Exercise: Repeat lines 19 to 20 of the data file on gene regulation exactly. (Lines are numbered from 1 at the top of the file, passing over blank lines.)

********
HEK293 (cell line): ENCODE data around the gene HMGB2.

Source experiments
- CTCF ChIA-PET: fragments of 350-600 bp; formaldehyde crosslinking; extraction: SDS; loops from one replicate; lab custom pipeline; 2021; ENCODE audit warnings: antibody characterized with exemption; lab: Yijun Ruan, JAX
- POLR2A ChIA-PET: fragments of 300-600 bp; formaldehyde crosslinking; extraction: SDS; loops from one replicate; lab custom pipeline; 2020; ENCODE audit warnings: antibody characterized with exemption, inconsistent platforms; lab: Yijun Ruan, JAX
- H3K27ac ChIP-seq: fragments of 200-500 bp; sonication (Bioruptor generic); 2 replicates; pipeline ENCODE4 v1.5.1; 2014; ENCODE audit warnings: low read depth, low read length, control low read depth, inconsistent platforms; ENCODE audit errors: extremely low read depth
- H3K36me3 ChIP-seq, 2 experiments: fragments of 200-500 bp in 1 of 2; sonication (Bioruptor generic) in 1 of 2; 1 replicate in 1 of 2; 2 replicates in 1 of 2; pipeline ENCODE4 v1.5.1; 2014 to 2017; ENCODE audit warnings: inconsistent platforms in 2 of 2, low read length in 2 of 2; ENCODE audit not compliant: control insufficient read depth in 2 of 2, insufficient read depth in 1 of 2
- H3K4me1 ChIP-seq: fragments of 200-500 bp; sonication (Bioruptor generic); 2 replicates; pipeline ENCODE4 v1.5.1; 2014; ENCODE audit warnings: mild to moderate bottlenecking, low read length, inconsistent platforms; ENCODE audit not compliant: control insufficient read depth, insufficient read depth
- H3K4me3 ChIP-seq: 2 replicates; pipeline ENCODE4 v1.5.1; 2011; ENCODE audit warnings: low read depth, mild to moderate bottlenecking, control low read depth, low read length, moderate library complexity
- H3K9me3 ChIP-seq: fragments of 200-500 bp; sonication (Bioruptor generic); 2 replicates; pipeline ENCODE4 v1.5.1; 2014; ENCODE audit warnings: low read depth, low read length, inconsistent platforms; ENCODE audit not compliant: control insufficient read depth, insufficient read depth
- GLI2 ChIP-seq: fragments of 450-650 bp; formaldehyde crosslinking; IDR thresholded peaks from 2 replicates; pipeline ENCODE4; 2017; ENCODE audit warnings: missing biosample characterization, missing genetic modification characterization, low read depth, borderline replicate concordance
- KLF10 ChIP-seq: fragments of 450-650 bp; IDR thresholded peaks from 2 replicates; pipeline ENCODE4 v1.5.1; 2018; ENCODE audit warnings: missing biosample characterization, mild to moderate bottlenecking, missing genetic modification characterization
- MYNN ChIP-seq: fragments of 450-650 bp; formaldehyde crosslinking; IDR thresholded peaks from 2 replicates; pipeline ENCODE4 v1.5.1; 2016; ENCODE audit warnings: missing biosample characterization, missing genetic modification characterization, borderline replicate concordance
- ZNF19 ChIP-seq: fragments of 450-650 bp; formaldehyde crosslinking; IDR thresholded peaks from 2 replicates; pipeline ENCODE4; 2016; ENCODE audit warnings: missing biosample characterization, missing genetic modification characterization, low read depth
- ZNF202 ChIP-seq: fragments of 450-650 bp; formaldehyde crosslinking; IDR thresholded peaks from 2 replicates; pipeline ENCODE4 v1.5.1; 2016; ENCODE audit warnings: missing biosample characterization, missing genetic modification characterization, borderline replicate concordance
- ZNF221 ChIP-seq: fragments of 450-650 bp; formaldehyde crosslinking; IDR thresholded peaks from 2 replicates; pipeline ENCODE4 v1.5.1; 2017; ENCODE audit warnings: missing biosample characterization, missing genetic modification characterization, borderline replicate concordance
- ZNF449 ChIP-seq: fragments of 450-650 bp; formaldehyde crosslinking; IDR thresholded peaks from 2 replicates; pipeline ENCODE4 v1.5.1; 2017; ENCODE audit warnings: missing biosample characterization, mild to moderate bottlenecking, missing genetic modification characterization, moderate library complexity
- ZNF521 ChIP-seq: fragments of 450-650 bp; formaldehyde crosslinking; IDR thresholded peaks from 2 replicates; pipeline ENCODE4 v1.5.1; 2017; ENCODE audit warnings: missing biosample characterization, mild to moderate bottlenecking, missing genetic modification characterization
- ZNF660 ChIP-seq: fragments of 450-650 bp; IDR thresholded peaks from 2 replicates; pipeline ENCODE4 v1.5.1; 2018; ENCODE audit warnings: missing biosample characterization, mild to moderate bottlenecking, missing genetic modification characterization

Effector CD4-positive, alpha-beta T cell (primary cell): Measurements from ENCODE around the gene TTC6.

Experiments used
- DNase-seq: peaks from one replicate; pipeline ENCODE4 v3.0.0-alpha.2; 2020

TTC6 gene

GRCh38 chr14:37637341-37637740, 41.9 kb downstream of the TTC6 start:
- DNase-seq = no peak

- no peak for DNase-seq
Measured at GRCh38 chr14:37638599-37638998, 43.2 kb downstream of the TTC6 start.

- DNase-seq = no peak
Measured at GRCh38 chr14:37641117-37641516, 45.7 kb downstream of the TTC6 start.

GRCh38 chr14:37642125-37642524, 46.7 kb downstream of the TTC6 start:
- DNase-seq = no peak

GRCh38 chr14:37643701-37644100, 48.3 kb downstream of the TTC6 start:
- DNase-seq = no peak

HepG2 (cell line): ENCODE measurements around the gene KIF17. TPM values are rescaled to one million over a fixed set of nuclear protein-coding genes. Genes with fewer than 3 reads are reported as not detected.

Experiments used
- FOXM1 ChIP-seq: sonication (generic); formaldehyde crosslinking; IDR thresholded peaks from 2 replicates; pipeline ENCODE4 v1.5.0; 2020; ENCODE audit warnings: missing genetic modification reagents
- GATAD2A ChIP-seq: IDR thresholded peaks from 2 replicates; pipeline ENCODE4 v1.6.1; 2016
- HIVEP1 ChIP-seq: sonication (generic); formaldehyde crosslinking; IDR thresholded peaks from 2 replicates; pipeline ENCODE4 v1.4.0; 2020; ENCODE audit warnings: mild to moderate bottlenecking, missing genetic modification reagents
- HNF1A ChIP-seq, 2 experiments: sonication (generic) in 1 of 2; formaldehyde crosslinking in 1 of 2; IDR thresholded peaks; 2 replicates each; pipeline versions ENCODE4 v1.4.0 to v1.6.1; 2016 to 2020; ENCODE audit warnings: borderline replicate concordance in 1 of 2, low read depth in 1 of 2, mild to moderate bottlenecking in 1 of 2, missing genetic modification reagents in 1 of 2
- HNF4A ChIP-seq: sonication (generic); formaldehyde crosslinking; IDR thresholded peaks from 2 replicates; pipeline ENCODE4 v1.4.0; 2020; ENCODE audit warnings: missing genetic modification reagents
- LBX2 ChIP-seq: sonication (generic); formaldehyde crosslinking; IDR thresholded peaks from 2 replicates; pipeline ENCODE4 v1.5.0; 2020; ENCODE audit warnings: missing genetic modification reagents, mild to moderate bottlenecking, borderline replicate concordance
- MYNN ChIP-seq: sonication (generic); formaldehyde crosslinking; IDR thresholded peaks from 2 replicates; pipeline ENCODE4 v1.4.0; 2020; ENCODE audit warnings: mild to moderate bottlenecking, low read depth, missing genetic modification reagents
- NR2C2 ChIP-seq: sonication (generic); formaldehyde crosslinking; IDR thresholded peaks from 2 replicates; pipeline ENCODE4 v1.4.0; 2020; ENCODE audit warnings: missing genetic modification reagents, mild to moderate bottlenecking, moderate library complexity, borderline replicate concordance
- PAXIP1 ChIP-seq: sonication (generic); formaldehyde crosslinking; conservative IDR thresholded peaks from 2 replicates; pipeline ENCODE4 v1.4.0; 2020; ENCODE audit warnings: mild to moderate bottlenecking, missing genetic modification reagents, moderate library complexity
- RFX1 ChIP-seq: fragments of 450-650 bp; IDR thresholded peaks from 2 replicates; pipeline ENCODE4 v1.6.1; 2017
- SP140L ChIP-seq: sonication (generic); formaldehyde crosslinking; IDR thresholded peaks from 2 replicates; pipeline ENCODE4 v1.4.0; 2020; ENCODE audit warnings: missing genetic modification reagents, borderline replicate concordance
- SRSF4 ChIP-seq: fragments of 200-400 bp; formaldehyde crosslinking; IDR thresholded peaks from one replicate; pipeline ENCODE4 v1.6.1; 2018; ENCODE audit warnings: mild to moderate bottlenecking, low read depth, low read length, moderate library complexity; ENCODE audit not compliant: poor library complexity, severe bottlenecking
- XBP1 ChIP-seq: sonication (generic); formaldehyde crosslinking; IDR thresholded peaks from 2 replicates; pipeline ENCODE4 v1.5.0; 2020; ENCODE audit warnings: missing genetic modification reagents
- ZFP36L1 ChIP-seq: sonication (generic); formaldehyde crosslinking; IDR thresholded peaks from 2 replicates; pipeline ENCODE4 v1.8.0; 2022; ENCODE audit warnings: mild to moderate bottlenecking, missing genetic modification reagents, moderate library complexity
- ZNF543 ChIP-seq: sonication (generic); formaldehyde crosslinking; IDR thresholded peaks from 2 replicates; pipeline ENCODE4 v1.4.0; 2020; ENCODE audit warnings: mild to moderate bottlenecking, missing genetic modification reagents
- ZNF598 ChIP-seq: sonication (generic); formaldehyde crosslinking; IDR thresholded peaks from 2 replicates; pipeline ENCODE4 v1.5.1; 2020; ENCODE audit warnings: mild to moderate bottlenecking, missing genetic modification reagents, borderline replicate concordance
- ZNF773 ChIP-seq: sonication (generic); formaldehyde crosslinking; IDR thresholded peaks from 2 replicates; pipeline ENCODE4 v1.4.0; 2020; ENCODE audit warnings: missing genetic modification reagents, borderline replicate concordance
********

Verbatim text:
Effector CD4-positive, alpha-beta T cell (primary cell): Measurements from ENCODE around the gene TTC6.

Experiments used